Wisconsin Unions: What you need to know

The right of workers in private employment to form unions and bargain collectively with their employers is guaranteed by the National Labor Relations Act (NLRA) and related federal laws. The NLRA is “preemptive,” meaning that it overrides state law in any area it covers. However, in areas not covered by the NLRA, such as the organizing rights of public employees and the rights of private employees working for employers not engaged in interstate commerce, the states are free to make their own provisions. There is additional information and a more detailed discussion of interstate commerce.
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Wisconsin has adopted its own law to supplement the federal guarantees. In most major respects, the Employment Peace Act mirrors the NLRA, guaranteeing the right of employees to organize, bargain collectively, and strike. It specifically prohibits unfair labor practices by employers--and by unions and individual workers (the NLRA does not cover individual workers). It prohibits “yellow-dog” contracts (i.e., those in which the employee agrees not to join a union) that discourage or encourage membership in any labor organization by discrimination in hiring, tenure, or other terms or conditions of employment). The Act does not apply to domestic servants, independent contractors, executives and supervisors, those working for close family members, and employees subject to the Federal Railway Act.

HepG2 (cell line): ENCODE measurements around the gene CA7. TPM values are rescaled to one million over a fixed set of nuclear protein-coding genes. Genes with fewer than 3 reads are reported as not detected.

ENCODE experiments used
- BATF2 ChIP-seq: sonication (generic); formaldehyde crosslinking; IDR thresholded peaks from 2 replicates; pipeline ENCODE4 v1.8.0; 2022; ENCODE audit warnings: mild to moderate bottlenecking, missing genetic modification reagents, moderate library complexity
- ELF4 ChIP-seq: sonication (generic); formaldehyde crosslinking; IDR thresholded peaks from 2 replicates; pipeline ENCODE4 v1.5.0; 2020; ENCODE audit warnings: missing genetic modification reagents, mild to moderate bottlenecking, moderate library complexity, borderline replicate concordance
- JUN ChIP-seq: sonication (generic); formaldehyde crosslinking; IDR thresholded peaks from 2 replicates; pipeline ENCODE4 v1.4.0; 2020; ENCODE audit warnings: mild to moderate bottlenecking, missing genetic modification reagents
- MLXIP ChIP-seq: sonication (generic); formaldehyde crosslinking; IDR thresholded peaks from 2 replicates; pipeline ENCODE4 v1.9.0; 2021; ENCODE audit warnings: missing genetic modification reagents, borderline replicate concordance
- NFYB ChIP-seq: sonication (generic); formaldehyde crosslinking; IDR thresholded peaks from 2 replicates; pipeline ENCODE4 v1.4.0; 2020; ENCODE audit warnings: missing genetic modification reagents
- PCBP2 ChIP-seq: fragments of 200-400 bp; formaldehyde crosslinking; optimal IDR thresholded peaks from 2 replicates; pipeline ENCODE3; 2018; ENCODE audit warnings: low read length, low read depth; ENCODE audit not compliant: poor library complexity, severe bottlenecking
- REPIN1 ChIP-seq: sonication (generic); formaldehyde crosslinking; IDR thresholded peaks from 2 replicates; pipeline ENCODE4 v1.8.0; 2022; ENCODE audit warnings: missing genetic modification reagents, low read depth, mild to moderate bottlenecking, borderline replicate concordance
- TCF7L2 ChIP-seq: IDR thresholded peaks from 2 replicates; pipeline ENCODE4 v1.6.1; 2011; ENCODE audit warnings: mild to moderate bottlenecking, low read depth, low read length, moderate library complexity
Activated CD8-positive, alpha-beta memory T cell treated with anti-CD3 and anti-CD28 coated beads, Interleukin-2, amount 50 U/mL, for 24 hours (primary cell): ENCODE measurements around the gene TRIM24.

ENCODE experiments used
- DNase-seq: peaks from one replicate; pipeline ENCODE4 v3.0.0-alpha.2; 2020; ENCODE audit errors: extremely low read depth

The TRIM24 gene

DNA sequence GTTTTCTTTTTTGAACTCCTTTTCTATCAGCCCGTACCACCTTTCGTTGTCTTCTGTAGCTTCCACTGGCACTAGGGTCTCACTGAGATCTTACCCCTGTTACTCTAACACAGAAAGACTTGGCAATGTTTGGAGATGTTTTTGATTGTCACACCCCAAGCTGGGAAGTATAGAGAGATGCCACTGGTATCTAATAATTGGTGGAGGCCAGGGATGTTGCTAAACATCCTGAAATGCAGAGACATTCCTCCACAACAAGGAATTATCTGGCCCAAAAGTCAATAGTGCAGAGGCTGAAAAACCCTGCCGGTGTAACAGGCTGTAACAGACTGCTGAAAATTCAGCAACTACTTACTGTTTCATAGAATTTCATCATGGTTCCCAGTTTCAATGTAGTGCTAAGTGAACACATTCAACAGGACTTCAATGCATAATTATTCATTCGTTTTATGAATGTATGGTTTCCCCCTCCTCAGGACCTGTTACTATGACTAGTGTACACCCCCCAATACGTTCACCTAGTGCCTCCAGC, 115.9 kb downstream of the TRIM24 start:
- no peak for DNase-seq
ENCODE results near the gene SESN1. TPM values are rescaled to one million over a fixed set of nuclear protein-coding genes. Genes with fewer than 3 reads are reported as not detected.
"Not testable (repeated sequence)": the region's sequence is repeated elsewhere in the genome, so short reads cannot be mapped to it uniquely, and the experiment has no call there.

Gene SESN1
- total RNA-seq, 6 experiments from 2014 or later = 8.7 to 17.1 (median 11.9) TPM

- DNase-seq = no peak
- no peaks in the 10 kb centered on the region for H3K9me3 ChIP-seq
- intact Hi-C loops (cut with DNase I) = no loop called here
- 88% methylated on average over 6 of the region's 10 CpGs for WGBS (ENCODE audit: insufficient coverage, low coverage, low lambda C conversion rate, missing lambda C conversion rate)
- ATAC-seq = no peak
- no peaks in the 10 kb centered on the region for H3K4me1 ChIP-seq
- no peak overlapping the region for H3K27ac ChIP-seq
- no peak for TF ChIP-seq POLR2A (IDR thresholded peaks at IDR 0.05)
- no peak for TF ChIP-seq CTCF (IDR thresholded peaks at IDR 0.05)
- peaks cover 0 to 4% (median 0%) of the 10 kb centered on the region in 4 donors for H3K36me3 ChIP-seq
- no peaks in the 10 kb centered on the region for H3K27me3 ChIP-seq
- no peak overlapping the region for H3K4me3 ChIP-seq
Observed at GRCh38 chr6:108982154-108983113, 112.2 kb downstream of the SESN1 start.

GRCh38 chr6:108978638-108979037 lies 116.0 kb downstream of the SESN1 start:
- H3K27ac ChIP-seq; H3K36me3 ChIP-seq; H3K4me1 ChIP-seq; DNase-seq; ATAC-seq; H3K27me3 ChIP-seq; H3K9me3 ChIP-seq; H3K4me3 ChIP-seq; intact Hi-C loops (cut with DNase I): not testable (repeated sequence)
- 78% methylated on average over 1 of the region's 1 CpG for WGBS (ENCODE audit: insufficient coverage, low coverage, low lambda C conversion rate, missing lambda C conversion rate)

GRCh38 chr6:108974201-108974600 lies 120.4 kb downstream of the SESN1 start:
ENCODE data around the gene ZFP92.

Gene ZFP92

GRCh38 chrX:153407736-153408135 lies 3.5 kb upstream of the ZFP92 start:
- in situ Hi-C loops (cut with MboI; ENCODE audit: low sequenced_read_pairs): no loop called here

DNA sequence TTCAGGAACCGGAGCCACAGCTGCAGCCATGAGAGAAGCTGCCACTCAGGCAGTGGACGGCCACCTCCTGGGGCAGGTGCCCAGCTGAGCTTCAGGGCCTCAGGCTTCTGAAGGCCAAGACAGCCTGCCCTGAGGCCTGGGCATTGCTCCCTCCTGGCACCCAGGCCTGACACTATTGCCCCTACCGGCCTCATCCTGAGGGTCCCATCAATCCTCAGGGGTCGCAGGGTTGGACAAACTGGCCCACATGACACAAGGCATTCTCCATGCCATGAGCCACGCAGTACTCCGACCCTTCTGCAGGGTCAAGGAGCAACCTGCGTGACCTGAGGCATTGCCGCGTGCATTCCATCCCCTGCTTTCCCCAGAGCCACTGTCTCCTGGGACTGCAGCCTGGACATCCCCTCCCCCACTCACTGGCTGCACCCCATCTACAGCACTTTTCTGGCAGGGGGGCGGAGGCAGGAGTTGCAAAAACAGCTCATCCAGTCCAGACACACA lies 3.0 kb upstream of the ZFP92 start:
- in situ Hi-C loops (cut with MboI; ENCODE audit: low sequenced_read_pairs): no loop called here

Employees may not picket without the authorization of a majority of the employees concerned in the dispute. Mass picketing and sit-down strikes are prohibited, as are jurisdictional strikes--i.e., strikes involving disputes between competing labor organizations--and strikes against agricultural and farm ...

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Wisconsin Unions Resources

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